Review: Girard-Perregaux Laureato Absolute Light

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The Girard-Perregaux Laureato Absolute collection – first revealed at the 2019 SIHH, and represented the re-inventing GP icons. The Laureato Absolute Light was recently revealed in La Chaux-de-Fonds (Nov 2019). We managed to photograph the watch, and had some time to examine it in detail. Here is our hands-on review.

We covered another Laureato Absolute watch late last year, which we also saw and photographed at the same event last year. We loved the interpretation of the GP Laureato Absolute Rock, with the innovative use of a carbon glass case. Click on the link to read all about that watch and the new path set by new CEO Patrick Pruniaux.

Girard-Perregaux Laureato Absolute Light

The Laureato Absolute Light was also revealed in the event in La Chaux-du-Fonds in November, but was under embargo. Patrick showed it at the Dubai Watch Week, but no technical information was available until a few weeks ago.

The case, dial and hands

The case is the same as the one on the Laureato Absolute Rock, but crafted in sapphire glass over a titanium skeleton. The octagonal shaped bezel is entirely in sapphire glass, and is polished, and faceted. This screws onto the case middle, which is also made of a massive piece of sapphire glass. The rear bezel is also octagonal, and held in place by 8 titanium screws which penetrate the three body case and attaches on the other end to the front bezel. The crystalline sapphire case allows for a stunning transparent view of the movement from all sides with a perfect light reflection on its mat and polished surfaces. Hence the name – Absolute Light.

The dial is openworked, and allows a good glimpse into the movement from the dial side. The dial proper is no more than a titanium ring which is cut with raised trapezoid shapes serving as hour markers. The entire ring has a brushed, circular finish The back of the mainplate of the movement is visible on the dial side, and looks like a skeletonized dial. The mainplate is treated in a NAC anthracite finish, and together with the bridges (visible from the case back) feature no less than 4 different finishes.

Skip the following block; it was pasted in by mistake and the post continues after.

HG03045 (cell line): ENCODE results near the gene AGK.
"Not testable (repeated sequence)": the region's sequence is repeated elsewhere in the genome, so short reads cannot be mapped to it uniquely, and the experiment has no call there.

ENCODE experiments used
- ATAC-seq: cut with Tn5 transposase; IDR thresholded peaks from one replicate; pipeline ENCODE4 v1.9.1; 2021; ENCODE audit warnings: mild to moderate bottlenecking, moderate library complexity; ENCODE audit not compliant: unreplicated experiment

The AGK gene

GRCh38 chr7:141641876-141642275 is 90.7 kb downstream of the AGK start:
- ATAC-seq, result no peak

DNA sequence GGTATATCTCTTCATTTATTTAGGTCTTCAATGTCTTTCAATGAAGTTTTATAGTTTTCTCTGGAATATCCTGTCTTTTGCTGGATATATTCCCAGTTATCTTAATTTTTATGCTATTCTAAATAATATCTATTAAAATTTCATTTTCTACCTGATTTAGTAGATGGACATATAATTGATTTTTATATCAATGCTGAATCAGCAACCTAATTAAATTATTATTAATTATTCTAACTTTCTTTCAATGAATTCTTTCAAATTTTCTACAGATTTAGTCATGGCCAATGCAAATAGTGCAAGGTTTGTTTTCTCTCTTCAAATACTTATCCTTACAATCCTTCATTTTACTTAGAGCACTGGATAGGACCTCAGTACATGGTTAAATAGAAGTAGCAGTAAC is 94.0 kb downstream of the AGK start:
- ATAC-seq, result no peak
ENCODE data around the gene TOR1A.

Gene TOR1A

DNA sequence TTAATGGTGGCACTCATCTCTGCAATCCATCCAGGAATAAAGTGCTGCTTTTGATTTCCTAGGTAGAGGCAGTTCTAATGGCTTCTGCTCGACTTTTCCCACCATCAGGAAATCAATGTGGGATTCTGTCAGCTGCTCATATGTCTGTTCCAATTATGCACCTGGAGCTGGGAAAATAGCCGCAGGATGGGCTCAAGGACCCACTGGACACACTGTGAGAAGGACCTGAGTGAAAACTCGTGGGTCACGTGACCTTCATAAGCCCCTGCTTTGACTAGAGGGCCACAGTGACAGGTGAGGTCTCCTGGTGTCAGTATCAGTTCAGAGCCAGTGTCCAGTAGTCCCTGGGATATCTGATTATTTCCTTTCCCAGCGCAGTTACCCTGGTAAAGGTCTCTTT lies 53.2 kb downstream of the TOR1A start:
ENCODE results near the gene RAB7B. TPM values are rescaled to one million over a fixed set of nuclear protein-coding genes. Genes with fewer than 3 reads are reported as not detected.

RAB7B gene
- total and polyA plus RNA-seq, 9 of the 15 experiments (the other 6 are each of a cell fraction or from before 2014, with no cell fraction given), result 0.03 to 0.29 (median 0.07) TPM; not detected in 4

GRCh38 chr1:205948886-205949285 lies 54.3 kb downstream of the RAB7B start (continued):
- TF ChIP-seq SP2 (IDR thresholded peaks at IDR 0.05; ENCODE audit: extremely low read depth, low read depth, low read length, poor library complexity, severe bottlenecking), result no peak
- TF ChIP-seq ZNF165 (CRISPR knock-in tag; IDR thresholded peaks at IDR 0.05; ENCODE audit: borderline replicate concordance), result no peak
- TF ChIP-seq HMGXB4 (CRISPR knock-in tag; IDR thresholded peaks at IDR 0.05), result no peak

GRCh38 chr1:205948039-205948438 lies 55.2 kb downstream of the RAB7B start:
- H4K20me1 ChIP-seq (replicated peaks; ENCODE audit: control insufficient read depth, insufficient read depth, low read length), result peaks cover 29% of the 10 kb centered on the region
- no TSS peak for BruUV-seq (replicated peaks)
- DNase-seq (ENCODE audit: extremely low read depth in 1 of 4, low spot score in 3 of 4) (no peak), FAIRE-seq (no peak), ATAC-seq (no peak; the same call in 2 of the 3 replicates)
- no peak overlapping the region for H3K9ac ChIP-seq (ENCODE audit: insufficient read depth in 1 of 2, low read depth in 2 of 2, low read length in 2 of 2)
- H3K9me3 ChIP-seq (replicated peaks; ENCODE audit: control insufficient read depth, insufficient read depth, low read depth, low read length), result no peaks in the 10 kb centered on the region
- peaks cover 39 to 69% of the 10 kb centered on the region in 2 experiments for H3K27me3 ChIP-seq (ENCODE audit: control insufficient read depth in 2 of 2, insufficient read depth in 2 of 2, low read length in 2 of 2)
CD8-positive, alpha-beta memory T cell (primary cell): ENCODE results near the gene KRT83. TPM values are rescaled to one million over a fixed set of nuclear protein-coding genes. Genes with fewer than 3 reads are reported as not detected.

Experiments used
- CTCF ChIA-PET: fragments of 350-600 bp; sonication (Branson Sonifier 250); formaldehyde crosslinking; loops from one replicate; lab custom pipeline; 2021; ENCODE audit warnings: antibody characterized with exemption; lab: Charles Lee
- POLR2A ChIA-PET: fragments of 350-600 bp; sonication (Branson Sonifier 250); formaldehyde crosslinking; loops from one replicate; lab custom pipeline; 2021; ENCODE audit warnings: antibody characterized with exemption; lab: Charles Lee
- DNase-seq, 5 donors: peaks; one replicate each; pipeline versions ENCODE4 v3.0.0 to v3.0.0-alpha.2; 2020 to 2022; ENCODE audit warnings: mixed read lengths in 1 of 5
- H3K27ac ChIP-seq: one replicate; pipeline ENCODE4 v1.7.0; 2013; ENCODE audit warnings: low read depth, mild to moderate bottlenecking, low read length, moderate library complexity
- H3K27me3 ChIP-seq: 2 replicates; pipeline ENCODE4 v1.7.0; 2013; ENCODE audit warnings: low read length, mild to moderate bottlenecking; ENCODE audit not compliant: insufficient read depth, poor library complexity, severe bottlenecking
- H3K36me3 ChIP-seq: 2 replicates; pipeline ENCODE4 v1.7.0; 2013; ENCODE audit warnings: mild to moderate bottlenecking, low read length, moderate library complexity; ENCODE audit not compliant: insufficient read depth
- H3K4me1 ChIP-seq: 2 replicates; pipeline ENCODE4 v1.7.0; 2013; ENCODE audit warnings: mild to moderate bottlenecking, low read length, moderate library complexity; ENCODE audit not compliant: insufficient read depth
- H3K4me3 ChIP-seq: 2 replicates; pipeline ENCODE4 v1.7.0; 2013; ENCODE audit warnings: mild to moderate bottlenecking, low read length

The case has an integrated strap attachment in titanium, and is delivered with a rubber strap, which feature a buckle with micro-adjustments to ensures wearing comfort. On the wrist, this is proven to be comfortable, with the strap being very supple and conforms to the wrist.

The hands are lancet styled hands and quite big, so as it serves to be legible over the openworked face of the watch. The hands are in-filled with luminous material. A small, similarly shaped and in-filled subsidiary seconds hand is shown at about 10:30 on the dial.

The movement: GP01800-1143

The movement is the based on the Girard-Perregaux workhorse movement the GP01800, which is skeletonized. The movement plates and bridges are plated in a galvanic process to create an anthracite hue. This dark plate and bridge hue contrasts nicely with the rhodium plated gear train.

As the watch is openworked, the movement is visible on both sides of the case. And the finishing on the bridges, the mainplate as well as the rotor is judged to be excellent.

The openwork nature of the movement presents many places for the finisher to take advantage of to showcase the virtuosity. And this movement is delivered with spades of these. The anglage is well executed and picks up light from various angles and provides a beautiful glimmer on the movement. The inside of the skeletonized bridges and rotor feature many inward and outward angles, executed exquisitely with anglage on their edges. The shapes of the bridges also afford the sensually curved shapes to be visible. Of course, the case, being in sapphire glass allows this to be observed from all angles.

The competitive landscape